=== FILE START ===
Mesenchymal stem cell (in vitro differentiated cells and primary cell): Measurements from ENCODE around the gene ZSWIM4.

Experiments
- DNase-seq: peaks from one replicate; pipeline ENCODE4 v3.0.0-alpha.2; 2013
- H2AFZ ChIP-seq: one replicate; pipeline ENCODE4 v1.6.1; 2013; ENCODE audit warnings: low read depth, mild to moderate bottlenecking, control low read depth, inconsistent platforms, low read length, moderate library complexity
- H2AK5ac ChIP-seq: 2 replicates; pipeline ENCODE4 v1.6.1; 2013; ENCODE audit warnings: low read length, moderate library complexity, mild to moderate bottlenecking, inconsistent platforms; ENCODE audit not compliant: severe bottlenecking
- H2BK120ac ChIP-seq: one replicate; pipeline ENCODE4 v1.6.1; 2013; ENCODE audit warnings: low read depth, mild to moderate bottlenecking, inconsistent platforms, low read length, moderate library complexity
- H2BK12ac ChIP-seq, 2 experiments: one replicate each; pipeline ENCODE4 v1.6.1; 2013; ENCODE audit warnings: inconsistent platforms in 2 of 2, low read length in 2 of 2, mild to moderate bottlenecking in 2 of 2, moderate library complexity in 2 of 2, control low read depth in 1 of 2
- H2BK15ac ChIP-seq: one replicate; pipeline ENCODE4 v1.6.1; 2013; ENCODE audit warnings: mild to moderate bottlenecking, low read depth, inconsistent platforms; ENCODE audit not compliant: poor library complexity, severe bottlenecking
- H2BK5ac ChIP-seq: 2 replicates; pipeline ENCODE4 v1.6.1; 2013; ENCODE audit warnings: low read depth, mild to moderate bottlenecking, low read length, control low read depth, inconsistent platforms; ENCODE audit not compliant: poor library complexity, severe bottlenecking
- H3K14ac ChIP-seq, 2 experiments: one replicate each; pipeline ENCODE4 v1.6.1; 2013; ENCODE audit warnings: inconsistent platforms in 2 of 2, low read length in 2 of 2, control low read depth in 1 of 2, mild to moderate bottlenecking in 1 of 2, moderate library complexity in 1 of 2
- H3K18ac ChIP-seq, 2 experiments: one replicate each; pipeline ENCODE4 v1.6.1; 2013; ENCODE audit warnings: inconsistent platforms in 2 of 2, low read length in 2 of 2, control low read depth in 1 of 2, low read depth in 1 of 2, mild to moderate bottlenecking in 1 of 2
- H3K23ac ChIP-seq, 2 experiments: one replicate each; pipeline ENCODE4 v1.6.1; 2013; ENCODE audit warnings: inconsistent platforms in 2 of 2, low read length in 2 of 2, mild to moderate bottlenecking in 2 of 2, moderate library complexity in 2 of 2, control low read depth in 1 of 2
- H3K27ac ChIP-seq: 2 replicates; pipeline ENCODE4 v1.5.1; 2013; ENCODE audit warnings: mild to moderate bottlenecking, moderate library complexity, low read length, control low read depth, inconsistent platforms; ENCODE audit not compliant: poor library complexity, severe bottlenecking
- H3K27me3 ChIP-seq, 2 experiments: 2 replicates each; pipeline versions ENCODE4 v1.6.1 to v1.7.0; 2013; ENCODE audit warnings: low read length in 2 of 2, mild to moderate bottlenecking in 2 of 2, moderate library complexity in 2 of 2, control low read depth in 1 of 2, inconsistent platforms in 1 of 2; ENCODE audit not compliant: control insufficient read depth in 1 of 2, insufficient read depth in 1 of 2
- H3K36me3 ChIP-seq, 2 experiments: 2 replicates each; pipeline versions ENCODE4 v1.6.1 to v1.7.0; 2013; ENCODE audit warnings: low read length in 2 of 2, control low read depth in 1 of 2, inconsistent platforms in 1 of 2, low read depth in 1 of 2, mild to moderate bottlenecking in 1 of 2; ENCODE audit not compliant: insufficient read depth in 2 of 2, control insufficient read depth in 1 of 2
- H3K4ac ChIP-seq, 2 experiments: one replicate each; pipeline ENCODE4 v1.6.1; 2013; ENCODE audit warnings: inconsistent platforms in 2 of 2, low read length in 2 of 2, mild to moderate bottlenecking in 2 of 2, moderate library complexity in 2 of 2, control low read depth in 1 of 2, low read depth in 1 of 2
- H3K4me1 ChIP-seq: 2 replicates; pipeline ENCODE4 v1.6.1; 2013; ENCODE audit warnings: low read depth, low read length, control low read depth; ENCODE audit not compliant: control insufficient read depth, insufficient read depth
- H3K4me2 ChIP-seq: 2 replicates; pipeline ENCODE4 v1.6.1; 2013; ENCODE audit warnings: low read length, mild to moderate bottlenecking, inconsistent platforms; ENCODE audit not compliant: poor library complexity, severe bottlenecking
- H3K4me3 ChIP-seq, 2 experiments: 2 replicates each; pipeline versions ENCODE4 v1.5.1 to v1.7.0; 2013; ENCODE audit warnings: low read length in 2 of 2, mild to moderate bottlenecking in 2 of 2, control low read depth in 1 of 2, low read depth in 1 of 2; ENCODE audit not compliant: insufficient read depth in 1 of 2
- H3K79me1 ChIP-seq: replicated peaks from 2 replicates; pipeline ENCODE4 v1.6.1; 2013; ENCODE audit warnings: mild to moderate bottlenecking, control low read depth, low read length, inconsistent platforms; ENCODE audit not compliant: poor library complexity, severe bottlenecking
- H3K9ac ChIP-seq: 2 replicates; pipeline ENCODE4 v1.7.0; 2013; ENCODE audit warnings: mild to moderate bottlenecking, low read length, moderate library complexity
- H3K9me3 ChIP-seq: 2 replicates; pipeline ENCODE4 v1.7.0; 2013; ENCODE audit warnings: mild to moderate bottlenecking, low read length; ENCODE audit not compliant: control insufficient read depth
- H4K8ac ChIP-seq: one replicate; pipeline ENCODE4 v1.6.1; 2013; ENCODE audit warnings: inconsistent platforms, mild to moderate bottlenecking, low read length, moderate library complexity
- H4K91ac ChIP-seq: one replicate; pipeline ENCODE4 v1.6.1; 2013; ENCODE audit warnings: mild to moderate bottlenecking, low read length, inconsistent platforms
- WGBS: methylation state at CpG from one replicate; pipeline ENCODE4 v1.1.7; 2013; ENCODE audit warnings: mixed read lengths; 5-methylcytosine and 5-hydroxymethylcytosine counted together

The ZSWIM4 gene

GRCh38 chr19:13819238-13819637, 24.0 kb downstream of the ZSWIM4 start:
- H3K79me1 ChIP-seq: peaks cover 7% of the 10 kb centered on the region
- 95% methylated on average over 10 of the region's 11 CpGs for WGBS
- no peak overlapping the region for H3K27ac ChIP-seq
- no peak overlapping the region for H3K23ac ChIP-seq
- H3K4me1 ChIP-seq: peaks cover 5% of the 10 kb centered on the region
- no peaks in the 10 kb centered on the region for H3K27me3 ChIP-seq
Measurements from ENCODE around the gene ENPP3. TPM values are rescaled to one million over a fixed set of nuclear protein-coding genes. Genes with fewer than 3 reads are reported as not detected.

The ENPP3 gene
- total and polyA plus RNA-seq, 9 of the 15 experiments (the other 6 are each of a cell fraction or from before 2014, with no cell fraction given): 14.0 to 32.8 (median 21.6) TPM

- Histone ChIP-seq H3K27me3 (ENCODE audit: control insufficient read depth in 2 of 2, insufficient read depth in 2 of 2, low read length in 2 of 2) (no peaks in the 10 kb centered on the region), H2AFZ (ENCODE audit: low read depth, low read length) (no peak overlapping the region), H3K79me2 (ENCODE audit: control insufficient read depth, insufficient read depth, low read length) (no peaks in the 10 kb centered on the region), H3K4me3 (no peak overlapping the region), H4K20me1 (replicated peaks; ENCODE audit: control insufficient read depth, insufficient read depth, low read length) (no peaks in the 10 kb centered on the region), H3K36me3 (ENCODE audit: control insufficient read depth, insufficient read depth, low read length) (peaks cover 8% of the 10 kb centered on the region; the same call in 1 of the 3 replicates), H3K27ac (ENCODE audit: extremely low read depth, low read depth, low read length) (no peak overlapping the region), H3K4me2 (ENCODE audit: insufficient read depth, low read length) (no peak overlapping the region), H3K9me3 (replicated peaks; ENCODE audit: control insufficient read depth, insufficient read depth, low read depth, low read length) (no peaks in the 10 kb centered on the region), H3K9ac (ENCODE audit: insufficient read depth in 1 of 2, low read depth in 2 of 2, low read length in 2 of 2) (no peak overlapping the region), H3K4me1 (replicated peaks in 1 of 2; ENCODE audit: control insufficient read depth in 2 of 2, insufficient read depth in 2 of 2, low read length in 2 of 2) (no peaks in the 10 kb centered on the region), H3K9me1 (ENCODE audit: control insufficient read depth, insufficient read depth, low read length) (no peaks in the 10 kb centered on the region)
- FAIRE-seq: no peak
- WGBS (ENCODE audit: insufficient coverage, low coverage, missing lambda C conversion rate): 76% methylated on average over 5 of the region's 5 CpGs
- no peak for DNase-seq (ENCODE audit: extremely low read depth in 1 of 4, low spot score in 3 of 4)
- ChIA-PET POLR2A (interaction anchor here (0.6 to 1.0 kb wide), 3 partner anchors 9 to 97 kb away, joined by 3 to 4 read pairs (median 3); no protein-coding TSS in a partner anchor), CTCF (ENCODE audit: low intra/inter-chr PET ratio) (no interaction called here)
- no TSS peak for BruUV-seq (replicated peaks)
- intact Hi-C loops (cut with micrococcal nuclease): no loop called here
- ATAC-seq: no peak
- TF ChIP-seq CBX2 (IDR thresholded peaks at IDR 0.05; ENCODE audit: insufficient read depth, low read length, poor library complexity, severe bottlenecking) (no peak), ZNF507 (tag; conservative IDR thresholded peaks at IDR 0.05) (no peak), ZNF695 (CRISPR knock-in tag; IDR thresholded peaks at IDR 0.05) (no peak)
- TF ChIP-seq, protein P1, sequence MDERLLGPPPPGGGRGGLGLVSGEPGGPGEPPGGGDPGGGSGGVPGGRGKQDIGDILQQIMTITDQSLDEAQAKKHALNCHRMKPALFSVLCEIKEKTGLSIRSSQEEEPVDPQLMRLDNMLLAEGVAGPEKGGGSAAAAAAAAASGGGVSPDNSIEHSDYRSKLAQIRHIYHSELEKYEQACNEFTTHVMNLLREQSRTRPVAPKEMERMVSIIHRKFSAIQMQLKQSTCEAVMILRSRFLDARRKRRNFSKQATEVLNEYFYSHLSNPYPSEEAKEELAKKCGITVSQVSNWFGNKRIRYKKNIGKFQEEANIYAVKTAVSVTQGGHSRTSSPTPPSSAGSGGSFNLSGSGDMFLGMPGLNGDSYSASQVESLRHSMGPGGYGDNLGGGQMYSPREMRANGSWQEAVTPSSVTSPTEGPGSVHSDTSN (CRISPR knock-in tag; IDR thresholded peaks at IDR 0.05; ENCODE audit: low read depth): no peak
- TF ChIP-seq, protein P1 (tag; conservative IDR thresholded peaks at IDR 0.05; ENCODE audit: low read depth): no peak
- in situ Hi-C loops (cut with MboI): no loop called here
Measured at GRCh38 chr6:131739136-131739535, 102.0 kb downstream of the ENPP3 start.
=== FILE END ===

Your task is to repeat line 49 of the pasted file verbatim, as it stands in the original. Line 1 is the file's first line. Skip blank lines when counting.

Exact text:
Measured at GRCh38 chr6:131739136-131739535, 102.0 kb downstream of the ENPP3 start.